Upgrade your spare parts supply chain

Spare parts supply chain model as a differentiator in the market

In various industries, the spare parts supply chain often is an important differentiator towards the competition. The spare parts business is considered as one of the main drivers to enhance customer satisfaction and generate repurchase opportunities: Spare parts operations are one of the key factors in ensuring favorable service for customers.

And while this makes the spare parts business an important and lucrative activity in a lot of companies, managing it from a supply chain perspective is far from an easy job. The complexity of the parts business is generated by its own unique attributes.

The life cycle of spare parts is typically longer than that of end-products and the total number of SKUs is very huge. Additionally, the demand for parts is relatively unstable and difficult to forecast. All posing enormous challenges to parts planning, purchasing, ordering, and logistics, among other operations.

There is no supply chain, where time is more critical than the spare parts supply chain. Response time and availability of spare parts become a critical component and are often more important than overall supply chain cost. Typically, important high value spare parts must be made available in a nearby warehousing location and logistical arrangements are required to reach the ship to site in the fastest and quickest reach time.

A spare parts supply chain manager must always trade-off the risk of downtime with high stock levels and fast, but expensive distribution channels. Hence, a thorough strategic design of the network is critical when answering these types of questions. Do I need regional warehouses, and what goods do I need to store there? Are there any spare parts that I can only source or produce in certain areas of the world? Do I keep more stock for these and where do I keep it? How will I transport and how do I make sure machine downtime in my factories is at a minimum?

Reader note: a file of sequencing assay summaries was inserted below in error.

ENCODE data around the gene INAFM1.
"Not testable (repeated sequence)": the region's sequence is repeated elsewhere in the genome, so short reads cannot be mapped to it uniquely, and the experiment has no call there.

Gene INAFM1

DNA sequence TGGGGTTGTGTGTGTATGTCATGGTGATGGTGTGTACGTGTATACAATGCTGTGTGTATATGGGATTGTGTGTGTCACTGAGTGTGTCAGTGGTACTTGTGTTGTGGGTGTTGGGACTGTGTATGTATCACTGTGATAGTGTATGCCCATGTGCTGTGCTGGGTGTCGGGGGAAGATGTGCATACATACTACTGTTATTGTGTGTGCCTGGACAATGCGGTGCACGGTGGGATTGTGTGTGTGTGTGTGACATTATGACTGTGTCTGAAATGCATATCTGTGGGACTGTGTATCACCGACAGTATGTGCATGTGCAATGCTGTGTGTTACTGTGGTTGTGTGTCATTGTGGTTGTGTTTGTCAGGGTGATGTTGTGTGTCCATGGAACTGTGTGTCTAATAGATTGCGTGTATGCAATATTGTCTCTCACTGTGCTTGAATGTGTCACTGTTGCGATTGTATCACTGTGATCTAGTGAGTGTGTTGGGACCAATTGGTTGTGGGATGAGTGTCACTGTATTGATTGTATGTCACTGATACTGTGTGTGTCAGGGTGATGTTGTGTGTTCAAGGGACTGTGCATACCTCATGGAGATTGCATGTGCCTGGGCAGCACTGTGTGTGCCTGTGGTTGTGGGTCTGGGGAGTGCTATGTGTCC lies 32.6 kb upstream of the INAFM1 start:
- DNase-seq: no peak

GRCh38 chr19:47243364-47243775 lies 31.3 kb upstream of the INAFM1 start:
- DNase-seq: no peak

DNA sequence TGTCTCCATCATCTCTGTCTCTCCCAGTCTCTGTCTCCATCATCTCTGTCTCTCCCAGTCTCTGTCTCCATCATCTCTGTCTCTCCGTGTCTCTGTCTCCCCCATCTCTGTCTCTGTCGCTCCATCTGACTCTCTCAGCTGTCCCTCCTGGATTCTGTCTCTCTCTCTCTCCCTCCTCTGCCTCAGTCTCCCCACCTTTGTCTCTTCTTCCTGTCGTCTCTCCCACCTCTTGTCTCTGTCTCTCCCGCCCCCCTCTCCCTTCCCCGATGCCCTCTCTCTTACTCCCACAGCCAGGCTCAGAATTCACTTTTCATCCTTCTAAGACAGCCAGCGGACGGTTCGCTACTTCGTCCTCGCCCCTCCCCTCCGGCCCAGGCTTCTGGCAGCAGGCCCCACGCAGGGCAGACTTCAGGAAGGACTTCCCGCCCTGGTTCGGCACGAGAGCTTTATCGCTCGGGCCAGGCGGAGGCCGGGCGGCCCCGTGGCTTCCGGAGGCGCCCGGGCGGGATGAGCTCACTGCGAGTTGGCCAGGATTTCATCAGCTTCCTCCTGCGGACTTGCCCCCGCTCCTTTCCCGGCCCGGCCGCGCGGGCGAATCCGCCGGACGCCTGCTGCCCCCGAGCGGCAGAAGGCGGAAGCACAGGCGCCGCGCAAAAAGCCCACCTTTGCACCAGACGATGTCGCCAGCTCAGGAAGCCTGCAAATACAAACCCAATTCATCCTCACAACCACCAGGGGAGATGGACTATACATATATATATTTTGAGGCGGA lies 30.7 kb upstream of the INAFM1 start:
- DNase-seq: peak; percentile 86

Business case: Optimization of the spare parts distribution network



    • Urgency to increase spare parts availability, global reach without increasing transport costs
    • No balance between transport & inventory costs
    • Massive amount of spare part SKUs, some IP protected
    • No cost-efficient balance between sea-, air- & road freight


    • AS-IS model: visibility on current situation + detection of opportunities
    • TO BE model: sourcing & modal shift optimization
    • Simulation model: full customer cost-to-serve optimization
    • Implementation road map with milestones


    • Full visibility on the gaps in the network
    • Savings on transport costs of 12%
    • Savings on inventory costs of 16%
    • A powerful tool to optimize network on a recurring basis
    • Powerful tool to justify change management